Woodshop 101: Different Joints and How to Use Them

Woodshop 101: Different Joints and How to Use Them

There are various joints that woodworkers use for each project. Some are more aesthetically pleasing, but others have a stronger hold, while others feature both strength and aesthetics. Here are 6 popular joints that can be utilized in your upcoming projects:


Butt Joint

The most basic of joints, the butt joint is just two pieces of wood butting into the other at a right angle, fixed together with nails or screws. Butt joints are ideal when speed is more important than aesthetics and are often used in wall framing or installing trim and baseboard. They are not strong joints as they have no structural integrity of their own, with no locking elements, and require external support from nails, screws and wood glue.


Mitered Butt Joint

Similar to the standard Butt Joint, Mitered Butt Joints are two pieces of wood butting in together but at an angle. Unlike Butt Joints, Mitered Butt Joints show no end grain and are the more attractive option between the two joint types. Its structural integrity is dependent on the wood glue that holds it together, making it a weaker joint. Miter Butt Joints are most often seen with picture frames and occasional doorway and window trim.


Lap Joint

The Lap Joint is simply two boards of wood overlapping. There are two types of Lap Joints: the Full Joint and the Notched Lap joint. Full Lap Joints are when a board overlaps another and is fastened with nails or screws-think structural framing and fencing. Notched Lap Joints are two boards overlapped, with each piece being notched and fitted together on the notch sections. This aids in additional strength to the joint.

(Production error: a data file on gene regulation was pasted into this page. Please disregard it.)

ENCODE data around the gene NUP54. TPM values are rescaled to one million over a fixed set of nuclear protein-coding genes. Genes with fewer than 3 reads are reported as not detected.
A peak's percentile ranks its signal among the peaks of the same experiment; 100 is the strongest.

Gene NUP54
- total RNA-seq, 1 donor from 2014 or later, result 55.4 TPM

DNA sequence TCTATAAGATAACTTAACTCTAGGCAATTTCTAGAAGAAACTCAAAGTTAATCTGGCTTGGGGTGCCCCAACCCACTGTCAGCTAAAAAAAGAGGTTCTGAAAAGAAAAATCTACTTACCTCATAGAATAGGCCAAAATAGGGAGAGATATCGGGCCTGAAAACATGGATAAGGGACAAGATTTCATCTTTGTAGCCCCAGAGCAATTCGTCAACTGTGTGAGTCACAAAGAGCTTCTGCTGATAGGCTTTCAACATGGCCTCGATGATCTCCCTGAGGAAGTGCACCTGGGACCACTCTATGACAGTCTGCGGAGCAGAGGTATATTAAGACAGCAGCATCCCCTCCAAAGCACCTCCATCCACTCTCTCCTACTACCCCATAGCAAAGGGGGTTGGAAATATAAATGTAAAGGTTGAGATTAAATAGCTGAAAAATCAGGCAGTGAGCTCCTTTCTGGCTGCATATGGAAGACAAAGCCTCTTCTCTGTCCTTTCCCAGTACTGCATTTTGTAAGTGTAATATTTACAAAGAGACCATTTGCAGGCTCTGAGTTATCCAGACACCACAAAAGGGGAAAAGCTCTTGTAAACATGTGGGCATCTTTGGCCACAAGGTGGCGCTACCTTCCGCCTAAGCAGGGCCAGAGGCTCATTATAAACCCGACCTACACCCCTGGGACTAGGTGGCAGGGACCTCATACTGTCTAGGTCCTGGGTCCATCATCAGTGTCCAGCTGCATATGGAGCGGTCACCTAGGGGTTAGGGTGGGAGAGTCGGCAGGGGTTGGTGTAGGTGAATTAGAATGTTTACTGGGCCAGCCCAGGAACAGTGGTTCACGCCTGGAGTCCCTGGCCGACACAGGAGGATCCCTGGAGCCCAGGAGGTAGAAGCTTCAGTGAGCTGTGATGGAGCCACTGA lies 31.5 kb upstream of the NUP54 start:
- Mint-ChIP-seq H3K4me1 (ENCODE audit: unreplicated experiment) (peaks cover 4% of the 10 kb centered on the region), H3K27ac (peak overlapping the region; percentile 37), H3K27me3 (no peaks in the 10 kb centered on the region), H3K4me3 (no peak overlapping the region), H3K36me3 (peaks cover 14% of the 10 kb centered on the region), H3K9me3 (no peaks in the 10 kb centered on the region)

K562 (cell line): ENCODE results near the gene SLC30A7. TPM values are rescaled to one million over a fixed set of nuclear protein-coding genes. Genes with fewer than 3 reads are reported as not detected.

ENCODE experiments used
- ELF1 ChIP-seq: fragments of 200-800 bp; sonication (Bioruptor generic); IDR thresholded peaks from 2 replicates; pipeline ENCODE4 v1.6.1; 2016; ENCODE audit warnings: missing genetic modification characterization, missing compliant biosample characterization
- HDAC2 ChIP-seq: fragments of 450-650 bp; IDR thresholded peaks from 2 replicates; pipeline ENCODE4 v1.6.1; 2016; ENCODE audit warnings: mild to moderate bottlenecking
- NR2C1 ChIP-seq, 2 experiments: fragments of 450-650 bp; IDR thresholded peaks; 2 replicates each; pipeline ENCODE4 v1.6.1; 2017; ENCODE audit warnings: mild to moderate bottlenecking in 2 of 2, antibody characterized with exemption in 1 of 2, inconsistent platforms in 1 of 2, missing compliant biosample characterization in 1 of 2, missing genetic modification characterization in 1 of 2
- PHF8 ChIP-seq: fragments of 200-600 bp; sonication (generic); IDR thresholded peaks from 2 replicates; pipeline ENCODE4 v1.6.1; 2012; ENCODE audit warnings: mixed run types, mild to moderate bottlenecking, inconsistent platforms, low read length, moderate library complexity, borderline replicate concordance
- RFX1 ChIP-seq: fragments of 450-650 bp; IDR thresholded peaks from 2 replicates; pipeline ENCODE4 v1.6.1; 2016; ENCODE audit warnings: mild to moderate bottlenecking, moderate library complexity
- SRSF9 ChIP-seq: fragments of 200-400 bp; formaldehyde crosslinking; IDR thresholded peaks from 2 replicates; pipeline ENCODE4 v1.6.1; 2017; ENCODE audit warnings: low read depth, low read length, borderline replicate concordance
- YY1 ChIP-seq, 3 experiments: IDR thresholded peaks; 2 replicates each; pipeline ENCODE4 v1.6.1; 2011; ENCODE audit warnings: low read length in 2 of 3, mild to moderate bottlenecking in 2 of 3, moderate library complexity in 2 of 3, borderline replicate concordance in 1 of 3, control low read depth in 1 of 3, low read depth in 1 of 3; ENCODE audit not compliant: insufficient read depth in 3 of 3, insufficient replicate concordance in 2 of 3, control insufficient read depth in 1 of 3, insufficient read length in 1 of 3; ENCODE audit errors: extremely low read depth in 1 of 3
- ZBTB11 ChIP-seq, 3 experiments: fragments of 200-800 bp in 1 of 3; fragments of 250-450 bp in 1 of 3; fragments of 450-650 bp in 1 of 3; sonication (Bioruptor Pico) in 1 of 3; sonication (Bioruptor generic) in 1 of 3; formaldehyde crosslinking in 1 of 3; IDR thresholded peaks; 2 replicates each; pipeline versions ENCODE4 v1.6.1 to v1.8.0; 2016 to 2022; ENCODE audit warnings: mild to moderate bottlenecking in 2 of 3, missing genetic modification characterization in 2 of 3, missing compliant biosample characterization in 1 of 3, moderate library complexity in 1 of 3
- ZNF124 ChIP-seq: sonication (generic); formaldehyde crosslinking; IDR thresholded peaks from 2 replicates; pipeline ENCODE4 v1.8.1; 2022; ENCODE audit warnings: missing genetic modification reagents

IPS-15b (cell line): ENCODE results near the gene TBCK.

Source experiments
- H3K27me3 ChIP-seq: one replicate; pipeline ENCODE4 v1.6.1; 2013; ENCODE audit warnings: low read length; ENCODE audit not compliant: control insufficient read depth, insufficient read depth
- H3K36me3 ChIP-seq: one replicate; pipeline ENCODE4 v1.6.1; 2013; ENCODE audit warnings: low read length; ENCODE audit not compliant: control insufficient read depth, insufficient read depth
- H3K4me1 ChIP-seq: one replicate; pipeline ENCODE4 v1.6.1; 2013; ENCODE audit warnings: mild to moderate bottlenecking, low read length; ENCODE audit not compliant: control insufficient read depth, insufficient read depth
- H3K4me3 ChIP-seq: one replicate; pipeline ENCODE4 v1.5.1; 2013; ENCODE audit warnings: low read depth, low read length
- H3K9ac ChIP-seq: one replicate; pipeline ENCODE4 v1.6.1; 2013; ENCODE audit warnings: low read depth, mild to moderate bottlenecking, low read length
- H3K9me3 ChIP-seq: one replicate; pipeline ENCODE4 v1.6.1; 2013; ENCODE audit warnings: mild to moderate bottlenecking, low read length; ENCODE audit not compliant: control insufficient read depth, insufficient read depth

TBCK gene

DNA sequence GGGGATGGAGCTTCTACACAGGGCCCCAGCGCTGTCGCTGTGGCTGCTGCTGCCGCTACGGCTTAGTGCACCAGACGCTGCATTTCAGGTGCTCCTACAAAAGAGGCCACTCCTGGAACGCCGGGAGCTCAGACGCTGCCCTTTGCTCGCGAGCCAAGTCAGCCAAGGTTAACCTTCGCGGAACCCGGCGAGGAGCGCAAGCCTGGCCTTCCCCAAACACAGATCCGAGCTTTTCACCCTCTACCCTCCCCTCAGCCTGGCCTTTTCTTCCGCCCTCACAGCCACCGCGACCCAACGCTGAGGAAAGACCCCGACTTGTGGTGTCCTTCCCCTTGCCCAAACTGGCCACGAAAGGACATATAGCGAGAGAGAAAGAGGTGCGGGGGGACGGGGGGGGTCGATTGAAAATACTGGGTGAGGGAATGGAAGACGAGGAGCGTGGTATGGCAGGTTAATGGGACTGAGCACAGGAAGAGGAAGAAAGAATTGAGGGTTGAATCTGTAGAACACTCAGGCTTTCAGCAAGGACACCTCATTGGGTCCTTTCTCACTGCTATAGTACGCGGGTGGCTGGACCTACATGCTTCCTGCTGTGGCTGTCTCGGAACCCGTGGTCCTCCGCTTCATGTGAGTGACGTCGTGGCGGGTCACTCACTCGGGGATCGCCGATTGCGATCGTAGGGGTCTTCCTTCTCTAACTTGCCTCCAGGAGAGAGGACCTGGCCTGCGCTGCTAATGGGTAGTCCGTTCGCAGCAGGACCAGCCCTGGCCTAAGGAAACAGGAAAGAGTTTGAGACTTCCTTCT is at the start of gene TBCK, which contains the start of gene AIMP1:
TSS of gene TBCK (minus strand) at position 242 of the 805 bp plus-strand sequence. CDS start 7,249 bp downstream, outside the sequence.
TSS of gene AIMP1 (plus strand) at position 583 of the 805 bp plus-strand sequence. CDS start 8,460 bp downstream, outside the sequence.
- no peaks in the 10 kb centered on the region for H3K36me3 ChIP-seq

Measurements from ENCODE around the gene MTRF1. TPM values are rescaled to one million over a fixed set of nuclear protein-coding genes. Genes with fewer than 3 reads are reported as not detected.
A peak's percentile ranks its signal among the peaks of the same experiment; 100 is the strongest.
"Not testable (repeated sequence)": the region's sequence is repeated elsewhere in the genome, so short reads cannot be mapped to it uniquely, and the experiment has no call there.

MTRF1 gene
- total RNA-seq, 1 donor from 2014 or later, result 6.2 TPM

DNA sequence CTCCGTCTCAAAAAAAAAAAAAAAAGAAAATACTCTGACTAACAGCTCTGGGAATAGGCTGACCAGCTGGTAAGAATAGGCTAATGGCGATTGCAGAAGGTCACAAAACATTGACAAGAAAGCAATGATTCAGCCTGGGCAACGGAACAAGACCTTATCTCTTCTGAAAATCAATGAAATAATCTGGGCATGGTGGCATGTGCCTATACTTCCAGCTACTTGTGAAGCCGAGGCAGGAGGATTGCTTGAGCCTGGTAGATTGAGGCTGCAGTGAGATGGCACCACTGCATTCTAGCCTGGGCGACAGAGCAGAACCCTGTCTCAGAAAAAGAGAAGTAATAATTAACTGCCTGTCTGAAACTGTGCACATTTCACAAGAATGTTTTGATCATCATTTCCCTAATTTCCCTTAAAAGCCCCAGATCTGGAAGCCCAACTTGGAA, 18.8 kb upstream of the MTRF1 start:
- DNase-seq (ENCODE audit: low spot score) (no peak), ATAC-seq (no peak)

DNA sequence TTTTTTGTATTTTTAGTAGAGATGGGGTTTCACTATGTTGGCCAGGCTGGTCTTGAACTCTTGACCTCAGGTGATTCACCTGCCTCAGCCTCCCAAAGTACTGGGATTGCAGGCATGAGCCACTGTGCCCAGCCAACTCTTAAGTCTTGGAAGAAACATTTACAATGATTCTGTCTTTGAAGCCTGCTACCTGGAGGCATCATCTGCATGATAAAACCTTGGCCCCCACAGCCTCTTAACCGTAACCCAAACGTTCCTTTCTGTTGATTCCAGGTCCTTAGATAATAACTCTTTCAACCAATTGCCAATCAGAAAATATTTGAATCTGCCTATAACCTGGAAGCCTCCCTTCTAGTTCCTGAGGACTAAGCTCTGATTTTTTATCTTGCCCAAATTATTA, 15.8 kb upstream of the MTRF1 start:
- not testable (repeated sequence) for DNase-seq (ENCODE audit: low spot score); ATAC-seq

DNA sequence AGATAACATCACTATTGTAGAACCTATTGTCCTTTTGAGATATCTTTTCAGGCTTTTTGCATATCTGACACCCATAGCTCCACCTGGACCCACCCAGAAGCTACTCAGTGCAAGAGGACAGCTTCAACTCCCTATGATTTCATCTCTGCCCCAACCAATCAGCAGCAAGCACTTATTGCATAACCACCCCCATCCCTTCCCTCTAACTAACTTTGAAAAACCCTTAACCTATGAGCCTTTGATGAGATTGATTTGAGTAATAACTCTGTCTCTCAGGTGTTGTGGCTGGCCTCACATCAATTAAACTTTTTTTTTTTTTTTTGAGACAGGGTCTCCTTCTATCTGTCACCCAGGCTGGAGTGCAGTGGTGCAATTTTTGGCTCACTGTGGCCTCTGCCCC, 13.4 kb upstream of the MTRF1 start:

Mortise and Tenon Joints

The Mortise and Tenon Joint is a popular joint due to being one of the strongest. With the Mortise and Tenon Joint, one end piece is inserted into a hole of the other piece; the first piece called the “Tenon” and the second, with the hole, called the “Mortise.” This joint is popular with furniture making as it is perfect for adjoining furniture legs. For further hold, wood glue is an ideal addition for this joint.


Dovetail Joint

The Dovetail Joint is a popular joint due to its strength and aesthetics. Dovetail Joints are when two pieces of wood at a 90 degree angle wedge together; the trapezoidal wedge shapes being reminiscent of a dove’s tail. While it can be a challenge to fit this joint, even a less than perfect Dovetail Joint can have a strong hold and require no wood glue, nails or screws. The Dovetail Joint is often used for boxes, drawers and cabinets and the joint itself can be a decorative feature of the piece.


Box Joint

A similar but more practical alternative to the Dovetail Joint is the Box Joint. Instead of the trapezoidal wedge shapes that Dovetail Joints feature, the Box Joint hosts square pins that interlock with those on the conjoining board. Box Joints, when used with wood glue, create a strong bond between boards. Similarly to the Dovetail Joint, Box Joints are used for boxes, drawers and cabinets.


Are there any tips or tricks you've picked up on around the shop that you would like to share with our growing community of woodworkers? If so, email us at marketing@forest2home.com. Happy woodworking!

1 comment

  • Cynthia Schaefer

    I would LOVE to have these books but I don’t have the money to purchase them. Would they be in a library? I have ordered books from Walmart on refinishing furniture and making lawn furniture BUT they’re on a wait list AS I CAN PAY FOR THEM. I’m also looking to get Certified in refinishing (and making) if possible. – PROBLEM- I’m not a fast learner. Cleaners/substitute teachers don’t earn much at daycare ministries. My Mom taught me how to refinish furniture beautifully but she’s not known.

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